Byzantine Travel Journal: Day 1 (Istanbul)

Thanks to the genius of modern of travel, we boarded a plane in the USA and after 18 hours of travel, including two stops to change planes we were arriving halfway around the world in Istanbul, Turkey f/k/a Constantinople f/k/a Byzantium. And as amazing at it would have been to Constantine, Theodosius or Justinian to know the future would provide such speedy travel, I suspect 1,000 years from now our descendants will look back and consider primitive the notion of cramming 300 people into a tin can with wings and adding thrust to move it through the air from place to another.

On the drive from the Istanbul airport to our hotel we got our first up-close look at Istanbul. I’d seen pictures on the Internet before arriving and had a pretty good idea of what to expect, but I was still surprised it wasn’t more advanced like modern cities in the West. Granted, we drove through the old city and haven’t spent much time in the modern part, but still I thought I’d find a more prosperous-looking 21st century city than the one we saw.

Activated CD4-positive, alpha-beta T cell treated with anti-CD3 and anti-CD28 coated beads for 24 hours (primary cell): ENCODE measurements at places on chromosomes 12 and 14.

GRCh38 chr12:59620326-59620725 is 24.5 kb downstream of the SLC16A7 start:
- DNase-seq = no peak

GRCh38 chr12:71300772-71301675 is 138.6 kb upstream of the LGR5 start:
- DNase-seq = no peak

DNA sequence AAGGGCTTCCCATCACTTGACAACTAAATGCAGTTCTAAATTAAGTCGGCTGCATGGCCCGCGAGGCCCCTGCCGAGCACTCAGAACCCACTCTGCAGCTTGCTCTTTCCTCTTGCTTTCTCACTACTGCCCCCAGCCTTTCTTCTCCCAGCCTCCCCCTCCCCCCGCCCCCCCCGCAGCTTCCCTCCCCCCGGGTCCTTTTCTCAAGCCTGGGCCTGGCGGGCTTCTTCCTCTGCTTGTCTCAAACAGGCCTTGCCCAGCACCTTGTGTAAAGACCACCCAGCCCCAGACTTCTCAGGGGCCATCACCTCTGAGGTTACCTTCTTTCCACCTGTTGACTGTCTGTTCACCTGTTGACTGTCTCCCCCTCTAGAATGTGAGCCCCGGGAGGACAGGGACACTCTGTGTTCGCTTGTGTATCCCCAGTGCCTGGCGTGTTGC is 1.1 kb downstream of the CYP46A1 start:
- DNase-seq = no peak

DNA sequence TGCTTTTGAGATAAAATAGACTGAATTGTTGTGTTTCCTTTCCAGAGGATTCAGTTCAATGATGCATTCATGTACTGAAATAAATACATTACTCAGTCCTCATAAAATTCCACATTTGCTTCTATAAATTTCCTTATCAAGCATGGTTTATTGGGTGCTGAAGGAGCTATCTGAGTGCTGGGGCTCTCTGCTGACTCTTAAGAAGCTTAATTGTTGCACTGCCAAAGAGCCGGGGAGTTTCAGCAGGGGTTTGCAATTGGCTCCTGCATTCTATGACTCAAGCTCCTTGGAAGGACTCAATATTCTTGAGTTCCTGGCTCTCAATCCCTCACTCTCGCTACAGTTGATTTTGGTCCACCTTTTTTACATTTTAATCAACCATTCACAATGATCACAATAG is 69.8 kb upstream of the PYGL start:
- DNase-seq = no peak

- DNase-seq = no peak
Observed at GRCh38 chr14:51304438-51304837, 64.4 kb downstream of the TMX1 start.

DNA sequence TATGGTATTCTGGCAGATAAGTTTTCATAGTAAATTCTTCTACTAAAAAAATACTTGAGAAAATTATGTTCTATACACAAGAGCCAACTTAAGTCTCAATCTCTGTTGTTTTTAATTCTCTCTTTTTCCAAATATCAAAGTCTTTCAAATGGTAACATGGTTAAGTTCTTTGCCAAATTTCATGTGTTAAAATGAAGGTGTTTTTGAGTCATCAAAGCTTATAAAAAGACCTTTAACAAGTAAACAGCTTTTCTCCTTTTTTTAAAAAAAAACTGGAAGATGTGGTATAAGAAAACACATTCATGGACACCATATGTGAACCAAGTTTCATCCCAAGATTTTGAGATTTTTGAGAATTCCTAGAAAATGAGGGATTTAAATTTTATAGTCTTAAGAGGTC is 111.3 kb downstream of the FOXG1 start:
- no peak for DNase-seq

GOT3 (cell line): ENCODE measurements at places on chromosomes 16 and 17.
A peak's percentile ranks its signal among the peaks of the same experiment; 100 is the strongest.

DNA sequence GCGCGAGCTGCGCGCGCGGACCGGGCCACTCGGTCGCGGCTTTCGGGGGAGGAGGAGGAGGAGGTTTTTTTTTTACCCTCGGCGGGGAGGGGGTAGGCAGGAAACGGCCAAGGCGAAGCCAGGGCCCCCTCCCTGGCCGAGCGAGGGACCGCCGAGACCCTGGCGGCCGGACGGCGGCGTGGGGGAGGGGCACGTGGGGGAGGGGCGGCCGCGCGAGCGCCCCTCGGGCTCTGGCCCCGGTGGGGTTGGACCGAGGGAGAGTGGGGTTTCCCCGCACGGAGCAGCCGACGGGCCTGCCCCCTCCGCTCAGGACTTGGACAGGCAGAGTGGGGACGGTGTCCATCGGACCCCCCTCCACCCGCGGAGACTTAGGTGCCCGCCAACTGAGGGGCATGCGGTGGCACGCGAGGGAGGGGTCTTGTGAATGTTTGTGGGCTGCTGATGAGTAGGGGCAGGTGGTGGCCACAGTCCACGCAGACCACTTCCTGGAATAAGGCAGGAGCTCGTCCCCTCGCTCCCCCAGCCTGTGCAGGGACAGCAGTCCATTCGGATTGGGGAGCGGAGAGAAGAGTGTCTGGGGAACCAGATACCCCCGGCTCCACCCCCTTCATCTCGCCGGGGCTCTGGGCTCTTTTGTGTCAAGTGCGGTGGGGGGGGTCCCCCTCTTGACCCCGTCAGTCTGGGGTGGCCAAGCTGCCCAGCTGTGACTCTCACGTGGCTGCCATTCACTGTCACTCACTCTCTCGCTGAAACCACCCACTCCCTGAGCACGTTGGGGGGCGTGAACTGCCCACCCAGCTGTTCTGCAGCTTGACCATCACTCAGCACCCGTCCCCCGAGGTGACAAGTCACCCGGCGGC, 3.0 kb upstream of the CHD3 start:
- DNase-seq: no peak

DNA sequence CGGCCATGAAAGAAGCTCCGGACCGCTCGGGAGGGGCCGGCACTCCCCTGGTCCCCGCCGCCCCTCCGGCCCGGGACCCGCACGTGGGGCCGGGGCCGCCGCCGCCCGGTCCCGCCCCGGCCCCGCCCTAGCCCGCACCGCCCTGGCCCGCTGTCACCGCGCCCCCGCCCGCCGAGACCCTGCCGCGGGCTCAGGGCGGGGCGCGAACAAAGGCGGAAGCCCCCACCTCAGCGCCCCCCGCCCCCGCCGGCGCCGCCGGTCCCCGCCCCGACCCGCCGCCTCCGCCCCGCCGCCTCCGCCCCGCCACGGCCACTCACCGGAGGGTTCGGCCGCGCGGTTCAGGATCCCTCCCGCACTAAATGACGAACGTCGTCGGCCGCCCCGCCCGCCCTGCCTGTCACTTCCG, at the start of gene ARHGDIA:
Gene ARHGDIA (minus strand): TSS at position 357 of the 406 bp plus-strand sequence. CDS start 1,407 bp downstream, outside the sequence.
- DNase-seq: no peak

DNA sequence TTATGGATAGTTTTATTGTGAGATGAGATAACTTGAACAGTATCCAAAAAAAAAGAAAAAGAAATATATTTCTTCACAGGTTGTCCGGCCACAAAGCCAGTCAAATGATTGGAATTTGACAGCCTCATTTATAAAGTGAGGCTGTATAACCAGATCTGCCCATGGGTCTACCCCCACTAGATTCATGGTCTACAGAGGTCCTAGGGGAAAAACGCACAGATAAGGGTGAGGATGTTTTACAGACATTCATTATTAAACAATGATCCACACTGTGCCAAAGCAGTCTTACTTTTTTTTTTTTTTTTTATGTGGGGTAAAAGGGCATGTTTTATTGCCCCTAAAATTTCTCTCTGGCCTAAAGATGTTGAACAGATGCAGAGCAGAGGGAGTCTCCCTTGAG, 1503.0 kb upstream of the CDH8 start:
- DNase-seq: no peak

Perhaps my surprise is a result of the contrast between modern Istanbul and the awe-inspiring picture of Constantinople various authors have helped paint in my mind, a city that caused visitors a thousand years ago to say things like,“We knew not whether we were on heaven or earth” and “…on earth there is no such splendor or such beauty,” and “we only know that God dwells there among men.” When it was the heart of Christendom, a city devoted to King Jesus, a city whose rulers were sometimes criticized for loving theology more than governing, it was a city of unimaginable prosperity, learning and cultural leadership. But we are just on our first day, and we will see more tomorrow.

Today was a day to get acclimated, get some rest and get ready for our first day of touring tomorrow. We did have a nice dinner while enjoying a view of the Bosphorus (see picture shot with my iPhone 4), probably not too far from where Darius I had a pontoon bridge constructed and crossed 2,500 years and crossed in pursuit of the Scythians.  Darius’s son, Xerxes (see Esther), would later repeat the feat in 480 B.C. much further south at Hellespont, beyond the Sea of Marmara, where he crossed on his way to fight Leonidas and the 300 at Thermopylae.  These waters, separating the East from the West,  have been a pivotal venue in history.

Until tomorrow…  GS

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